George responded with a post tellingly entitled "Making It Easy for the Crowds," in which he wrote:
As I said in my reply to Scott's eloquent comment, "what the heck happened" is exactly what Barker and Foreman (and so many of their forebears, from Gertrude Stein to Brecht to Pinter and Sarah Kane) seek to question, and so, unfortunately for those who celebrate the culinary theater, the audience needs to confront the obscure–needs to think again, needs to feel again, and that this is not as simple a process as attending a post-show discussion...These dramatists insist that the basic question, as Scott puts it, must be redefined. You can't get around it if you're going to change perception on such a profound level. Unfortunately, if you question the validity of the ways the members of an audience construct a world, and these ways certainly include our conceptions of linear narrative and the integrity of identity, whether you're generous or not, you'll be accused of "coating it in an attack.
When I posted my comment over at George's place, I was very careful to delimit my agreement, because I know that George and I don't really share a common philosophical base. George is attached to Shopenhauer and Lacan, two authors whose worldview I am almost completely at odds with. (Throw in a little Derrida, and I'll open a major vein.) I tend toward Trilling and Nussbaum, myself. (Cultivating Humanity by Martha Nussbaum is one of my favorite books; Lionel Trilling's Beyond Culture is right up there with it.)
I am going to over-simplify here (forgive me, George, and correct me if I get this really wrong), but I think George perceives of theatre's purpose (if I may use such a loaded word) as being to disorient the spectator; my perception is that it should help reorient the spectator. That said, I don't think playwrights should have all the answers, but rather should provide some clear questions. Clarity is a touchstone word for me; obscurity for George ("the audience needs to confront the obscure").
Now, I am OK with several of George's examples as far as obscurity is concerned: Foreman, Gertrude Stein -- absolutely. Beckett and Pinter, I can't go along with entirely: my experience is that what happens in their plays is pretty clear -- what is open to discussion is why it happened, or what it means. But I can grant George these in a pinch. But I have to draw the line at Brecht, and also his use of Brecht's term "culinary theatre."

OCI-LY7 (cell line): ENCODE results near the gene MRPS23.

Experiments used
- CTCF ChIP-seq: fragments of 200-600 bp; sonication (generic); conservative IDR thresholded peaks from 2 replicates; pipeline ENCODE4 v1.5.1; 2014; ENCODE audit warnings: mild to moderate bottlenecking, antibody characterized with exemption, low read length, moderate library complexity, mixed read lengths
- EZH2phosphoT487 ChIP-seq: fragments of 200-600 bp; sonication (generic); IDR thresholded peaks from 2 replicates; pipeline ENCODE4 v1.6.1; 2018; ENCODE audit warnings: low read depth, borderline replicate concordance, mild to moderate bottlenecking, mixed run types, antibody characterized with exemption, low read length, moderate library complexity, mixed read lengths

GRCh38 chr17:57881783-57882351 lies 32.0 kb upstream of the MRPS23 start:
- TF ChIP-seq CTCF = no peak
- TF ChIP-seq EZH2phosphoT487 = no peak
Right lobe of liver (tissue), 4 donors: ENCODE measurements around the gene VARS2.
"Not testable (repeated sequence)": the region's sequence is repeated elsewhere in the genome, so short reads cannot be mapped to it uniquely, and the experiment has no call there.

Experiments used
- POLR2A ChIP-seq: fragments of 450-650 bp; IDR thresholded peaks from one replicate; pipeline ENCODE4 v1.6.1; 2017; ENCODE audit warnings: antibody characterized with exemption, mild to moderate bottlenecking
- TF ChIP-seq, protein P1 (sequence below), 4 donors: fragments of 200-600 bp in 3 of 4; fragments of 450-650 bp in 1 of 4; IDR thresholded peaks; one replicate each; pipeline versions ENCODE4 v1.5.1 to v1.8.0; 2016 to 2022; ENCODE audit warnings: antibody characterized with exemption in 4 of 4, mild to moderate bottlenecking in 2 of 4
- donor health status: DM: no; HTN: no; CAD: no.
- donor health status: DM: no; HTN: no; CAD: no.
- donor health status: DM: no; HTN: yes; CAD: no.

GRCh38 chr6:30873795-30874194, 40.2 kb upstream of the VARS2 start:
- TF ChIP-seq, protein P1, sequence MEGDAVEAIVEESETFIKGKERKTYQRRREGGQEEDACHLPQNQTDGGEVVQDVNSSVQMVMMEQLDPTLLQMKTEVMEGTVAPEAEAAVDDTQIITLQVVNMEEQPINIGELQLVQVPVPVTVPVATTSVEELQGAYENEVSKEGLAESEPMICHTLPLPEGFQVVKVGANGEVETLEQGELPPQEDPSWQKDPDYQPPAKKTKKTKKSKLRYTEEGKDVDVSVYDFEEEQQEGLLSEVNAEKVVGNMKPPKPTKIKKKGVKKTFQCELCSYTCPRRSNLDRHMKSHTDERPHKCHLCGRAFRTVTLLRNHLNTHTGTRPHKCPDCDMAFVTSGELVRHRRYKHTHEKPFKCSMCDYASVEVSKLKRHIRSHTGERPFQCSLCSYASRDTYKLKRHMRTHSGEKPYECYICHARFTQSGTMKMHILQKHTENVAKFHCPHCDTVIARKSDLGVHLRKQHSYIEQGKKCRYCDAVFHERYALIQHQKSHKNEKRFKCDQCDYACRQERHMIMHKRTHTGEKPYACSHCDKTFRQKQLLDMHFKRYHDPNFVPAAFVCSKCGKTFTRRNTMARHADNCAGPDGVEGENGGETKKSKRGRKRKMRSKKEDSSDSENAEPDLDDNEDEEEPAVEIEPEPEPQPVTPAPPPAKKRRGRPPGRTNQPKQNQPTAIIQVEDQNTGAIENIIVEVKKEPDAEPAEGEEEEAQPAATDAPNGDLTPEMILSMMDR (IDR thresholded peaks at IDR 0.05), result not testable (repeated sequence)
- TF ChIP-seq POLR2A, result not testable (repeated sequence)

There is absolutely nothing that is obscure about Brecht's theatre. Obscurity would be anathema to Brecht. Brecht believed in reason, in judgment, in reflection. He was a Marxist, for crying out loud, his theatre exists to teach. He wants to audience to question stock explanations -- what Roland Barthes called doxa: the accepted, the obvious, the it-goes-without-saying -- but in order for them to do so, they first have to perceive clearly those doxa. I can't think of a single instance where a moment in a play by Brecht is anything less than crystal clear. I think if Brecht went to a Foreman play, he'd strangle Foreman in the lobby afterwards.
In addition, using the term "culinary theatre" as a catchall for anything that isn't obscure is also problematic. Brecht used the term to mean theatre that was "consumed" and easily digested without thought or reflection. Here is how Brecht described the audience at a "culinary theatre" event: "Looking about us, we see somewhat motionless figures in a peculiar condition: they seem strenuously to be tensing all their muscles, except those that are flabby and exhausted…True, their eyes are open, but they stare rather than see, just as they listen rather than hear. They look at the stage as if in a trance: an expression which comes from the Middle Ages, the days of witches and priests.” He was attacking plays that suck the audience in emotionally to such an extent that they lose all capacity to think. Clarity is not the same thing as emotional manipulation. Nor do I think that confusion is the antidote to cilinary theatre. In fact, my experience of a Richard Foreman play is that it is best to disconnect one's rational mind completely and simply experience one moment at a time, regarding each as a disconnected experience -- sort of like a philosophical Pac Man game, which seems to have culinary elements to it.